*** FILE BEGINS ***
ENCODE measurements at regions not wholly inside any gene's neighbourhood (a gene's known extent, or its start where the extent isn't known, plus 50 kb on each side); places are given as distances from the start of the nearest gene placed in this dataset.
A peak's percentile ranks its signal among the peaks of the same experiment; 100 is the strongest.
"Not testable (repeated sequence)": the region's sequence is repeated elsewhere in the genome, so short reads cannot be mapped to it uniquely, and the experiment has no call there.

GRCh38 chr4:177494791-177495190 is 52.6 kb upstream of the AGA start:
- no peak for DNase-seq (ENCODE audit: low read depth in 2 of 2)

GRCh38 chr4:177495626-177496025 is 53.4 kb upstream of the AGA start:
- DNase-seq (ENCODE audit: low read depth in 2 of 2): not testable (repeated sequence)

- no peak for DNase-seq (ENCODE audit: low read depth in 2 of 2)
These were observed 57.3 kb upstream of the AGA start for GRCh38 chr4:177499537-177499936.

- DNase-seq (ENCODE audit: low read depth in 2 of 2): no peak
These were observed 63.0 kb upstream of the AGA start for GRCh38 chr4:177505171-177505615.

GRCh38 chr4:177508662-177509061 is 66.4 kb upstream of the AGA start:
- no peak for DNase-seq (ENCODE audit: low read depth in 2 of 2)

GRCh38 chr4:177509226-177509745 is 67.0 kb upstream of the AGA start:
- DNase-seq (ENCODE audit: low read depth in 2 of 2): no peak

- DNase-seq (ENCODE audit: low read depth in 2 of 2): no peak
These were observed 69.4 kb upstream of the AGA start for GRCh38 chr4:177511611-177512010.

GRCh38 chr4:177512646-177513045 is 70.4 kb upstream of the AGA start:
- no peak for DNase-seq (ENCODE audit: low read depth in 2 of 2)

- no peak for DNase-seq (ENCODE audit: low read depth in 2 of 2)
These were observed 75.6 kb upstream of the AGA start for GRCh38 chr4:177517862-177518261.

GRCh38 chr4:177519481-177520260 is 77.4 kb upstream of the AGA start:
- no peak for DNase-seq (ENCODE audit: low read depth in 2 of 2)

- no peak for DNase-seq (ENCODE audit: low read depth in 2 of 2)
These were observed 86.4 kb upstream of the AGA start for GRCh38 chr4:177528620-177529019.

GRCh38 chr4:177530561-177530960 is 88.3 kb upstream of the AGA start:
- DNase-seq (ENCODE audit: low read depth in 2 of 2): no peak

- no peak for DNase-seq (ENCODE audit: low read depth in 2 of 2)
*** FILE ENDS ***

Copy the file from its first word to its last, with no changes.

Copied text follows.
ENCODE measurements at regions not wholly inside any gene's neighbourhood (a gene's known extent, or its start where the extent isn't known, plus 50 kb on each side); places are given as distances from the start of the nearest gene placed in this dataset.
A peak's percentile ranks its signal among the peaks of the same experiment; 100 is the strongest.
"Not testable (repeated sequence)": the region's sequence is repeated elsewhere in the genome, so short reads cannot be mapped to it uniquely, and the experiment has no call there.

GRCh38 chr4:177494791-177495190 is 52.6 kb upstream of the AGA start:
- no peak for DNase-seq (ENCODE audit: low read depth in 2 of 2)

GRCh38 chr4:177495626-177496025 is 53.4 kb upstream of the AGA start:
- DNase-seq (ENCODE audit: low read depth in 2 of 2): not testable (repeated sequence)

- no peak for DNase-seq (ENCODE audit: low read depth in 2 of 2)
These were observed 57.3 kb upstream of the AGA start for GRCh38 chr4:177499537-177499936.

- DNase-seq (ENCODE audit: low read depth in 2 of 2): no peak
These were observed 63.0 kb upstream of the AGA start for GRCh38 chr4:177505171-177505615.

GRCh38 chr4:177508662-177509061 is 66.4 kb upstream of the AGA start:
- no peak for DNase-seq (ENCODE audit: low read depth in 2 of 2)

GRCh38 chr4:177509226-177509745 is 67.0 kb upstream of the AGA start:
- DNase-seq (ENCODE audit: low read depth in 2 of 2): no peak

- DNase-seq (ENCODE audit: low read depth in 2 of 2): no peak
These were observed 69.4 kb upstream of the AGA start for GRCh38 chr4:177511611-177512010.

GRCh38 chr4:177512646-177513045 is 70.4 kb upstream of the AGA start:
- no peak for DNase-seq (ENCODE audit: low read depth in 2 of 2)

- no peak for DNase-seq (ENCODE audit: low read depth in 2 of 2)
These were observed 75.6 kb upstream of the AGA start for GRCh38 chr4:177517862-177518261.

GRCh38 chr4:177519481-177520260 is 77.4 kb upstream of the AGA start:
- no peak for DNase-seq (ENCODE audit: low read depth in 2 of 2)

- no peak for DNase-seq (ENCODE audit: low read depth in 2 of 2)
These were observed 86.4 kb upstream of the AGA start for GRCh38 chr4:177528620-177529019.

GRCh38 chr4:177530561-177530960 is 88.3 kb upstream of the AGA start:
- DNase-seq (ENCODE audit: low read depth in 2 of 2): no peak

- no peak for DNase-seq (ENCODE audit: low read depth in 2 of 2)